Rock ’n’ roll may have whipped up some support, but media coverage of the struggles of the Arc of Southwest Washington appears to have done even more for the nonprofit agency’s bottom line.
An anonymous donor walked in the door with a $25,000 check the day after a Columbian story in early July outlined the Arc’s ongoing financial crisis, according to board president Justin Myers.
The agency, which has served developmentally and intellectually disabled people for 76 years, suffered contract losses and budget cuts over the past year that led to widespread layoffs and the closure of a central program — PRIDE for Kids, which provided professional therapeutic services.
Riding to the rescue came Monkeyfest, a weekend rock-and-barbecue shindig hosted by the Three Monkeys Pub in Hazel Dell. Acts including Magic Carpet Ride and Leon Hendrix (brother of late Seattle guitar god Jimi) played July 6 and 7. There were raffles, and plenty of food and drink for sale. Admission was $20 per day.
All of which added up to — well, not too much, according to Three Monkeys owner Jeff Boltz. Boltz was the driving force behind Monkeyfest. His son has Down syndrome and was a PRIDE kid — until the money-losing program closed down.
Boltz said he “wasn’t thoroughly pleased” with turnout at Monkeyfest, and figures it wasn’t advertised heavily enough. He had promised to announce the amount the event netted for the Arc, but didn’t, despite many calls from The Columbian.
“It was a good thing, it threw the Arc’s name out there and raised some money. I just think it’s a lesson learned — next year we’ll start our advertising campaign a lot earlier,” he said.
Boltz is “absolutely” planning to make Monkeyfest an annual tradition, he said. As a result of his efforts, he was invited to join the Arc’s board of directors, and said yes.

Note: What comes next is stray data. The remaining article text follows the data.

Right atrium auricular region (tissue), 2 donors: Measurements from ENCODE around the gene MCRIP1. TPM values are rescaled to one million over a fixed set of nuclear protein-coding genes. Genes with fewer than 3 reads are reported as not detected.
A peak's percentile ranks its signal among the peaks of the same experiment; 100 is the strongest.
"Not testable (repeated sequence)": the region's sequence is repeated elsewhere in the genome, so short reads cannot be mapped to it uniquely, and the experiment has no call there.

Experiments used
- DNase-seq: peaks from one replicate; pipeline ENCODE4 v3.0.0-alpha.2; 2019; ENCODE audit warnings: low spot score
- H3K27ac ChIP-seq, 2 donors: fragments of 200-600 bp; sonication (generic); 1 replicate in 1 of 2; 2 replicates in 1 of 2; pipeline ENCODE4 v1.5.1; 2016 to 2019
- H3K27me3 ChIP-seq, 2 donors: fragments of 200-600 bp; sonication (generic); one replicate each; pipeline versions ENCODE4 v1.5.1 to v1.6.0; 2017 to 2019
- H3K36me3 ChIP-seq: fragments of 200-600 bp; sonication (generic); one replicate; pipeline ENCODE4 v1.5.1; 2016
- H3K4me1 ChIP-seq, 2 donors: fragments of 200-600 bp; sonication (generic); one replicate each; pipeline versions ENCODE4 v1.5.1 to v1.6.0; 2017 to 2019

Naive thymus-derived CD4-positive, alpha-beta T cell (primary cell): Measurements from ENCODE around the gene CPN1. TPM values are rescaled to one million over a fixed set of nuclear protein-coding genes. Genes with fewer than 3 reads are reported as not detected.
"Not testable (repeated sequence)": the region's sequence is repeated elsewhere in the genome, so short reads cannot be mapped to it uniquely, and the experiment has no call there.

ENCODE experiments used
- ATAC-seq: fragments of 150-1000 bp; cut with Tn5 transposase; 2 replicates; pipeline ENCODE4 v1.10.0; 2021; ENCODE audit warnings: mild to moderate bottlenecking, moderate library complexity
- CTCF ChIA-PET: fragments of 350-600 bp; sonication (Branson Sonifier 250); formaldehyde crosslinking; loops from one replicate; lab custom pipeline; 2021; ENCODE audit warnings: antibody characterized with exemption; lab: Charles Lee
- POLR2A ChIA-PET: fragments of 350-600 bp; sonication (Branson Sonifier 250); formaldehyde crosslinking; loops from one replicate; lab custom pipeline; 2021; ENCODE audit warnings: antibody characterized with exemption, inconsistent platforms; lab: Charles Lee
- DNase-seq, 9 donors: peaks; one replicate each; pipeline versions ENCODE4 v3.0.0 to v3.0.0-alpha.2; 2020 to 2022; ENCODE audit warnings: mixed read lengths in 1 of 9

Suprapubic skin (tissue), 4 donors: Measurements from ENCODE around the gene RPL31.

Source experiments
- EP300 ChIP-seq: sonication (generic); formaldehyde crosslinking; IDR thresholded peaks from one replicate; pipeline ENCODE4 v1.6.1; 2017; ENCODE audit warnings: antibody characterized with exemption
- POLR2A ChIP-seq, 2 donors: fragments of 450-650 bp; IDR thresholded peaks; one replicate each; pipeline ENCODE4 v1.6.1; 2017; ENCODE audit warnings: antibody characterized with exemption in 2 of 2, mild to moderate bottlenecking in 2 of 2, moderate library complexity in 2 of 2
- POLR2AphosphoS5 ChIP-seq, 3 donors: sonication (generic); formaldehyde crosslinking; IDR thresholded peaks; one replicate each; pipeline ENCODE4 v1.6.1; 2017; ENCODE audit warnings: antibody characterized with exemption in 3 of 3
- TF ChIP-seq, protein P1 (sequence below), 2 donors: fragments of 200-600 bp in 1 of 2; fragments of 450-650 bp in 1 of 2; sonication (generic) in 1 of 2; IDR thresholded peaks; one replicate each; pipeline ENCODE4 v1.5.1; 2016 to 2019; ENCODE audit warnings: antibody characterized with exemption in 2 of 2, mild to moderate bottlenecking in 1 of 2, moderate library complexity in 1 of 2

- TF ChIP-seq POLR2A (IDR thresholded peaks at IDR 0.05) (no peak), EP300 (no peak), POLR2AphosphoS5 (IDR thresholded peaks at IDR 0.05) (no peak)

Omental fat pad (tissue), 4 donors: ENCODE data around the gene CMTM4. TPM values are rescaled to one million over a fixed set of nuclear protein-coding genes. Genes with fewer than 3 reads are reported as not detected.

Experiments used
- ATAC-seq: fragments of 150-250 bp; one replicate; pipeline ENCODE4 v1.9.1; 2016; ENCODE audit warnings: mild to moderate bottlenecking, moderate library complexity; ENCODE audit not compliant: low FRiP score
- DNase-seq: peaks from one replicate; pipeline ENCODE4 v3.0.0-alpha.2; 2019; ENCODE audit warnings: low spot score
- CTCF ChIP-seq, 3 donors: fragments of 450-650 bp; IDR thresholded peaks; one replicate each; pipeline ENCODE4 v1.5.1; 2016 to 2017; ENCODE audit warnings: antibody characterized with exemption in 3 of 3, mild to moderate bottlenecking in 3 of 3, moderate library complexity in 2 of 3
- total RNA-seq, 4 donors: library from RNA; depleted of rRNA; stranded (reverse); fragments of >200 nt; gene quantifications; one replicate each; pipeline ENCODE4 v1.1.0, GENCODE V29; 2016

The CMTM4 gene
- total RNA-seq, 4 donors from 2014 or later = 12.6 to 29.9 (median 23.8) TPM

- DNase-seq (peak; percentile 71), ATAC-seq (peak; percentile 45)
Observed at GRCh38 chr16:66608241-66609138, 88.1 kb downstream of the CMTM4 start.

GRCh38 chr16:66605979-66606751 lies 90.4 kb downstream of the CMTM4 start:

When the check for $25,000 came in, Myers and his board decided to use some of the money for working capital and some as “seed money” for a new PRIDE program. The Arc’s staff wants to redesign and reopen the program in 2013, he said.
Myers said he and his board also decided to catch the current donation wave with a personal commitment: All gifts to the Arc made between now and the end of August will be matched out of the board members’ own pockets, up to a maximum of $5,000.
Meanwhile, the Arc was the repository of last resort for items that didn’t sell at a mass garage sale, featuring hundreds of sellers, held at the Clark County Event Center at the Fairgrounds on July 21 and 22. The Arc has long had a relationship with Value Village thrift stores, which resell the clothing and household items it gathers.
To maximize that relationship, Myers, said, the Arc will also go after one more prize: a two-month clothing drive aimed at gathering 1 million pounds of resellable clothes and household goods. Myers, whose day job is vice president at U.S. Bank, said collection barrels will be set out at every U.S. Bank branch between Aug. 1 and the end of September.
“It’s our summertime blitz, our back-to-school blitz,” Myers said. “I don’t know why we haven’t done that in the past.”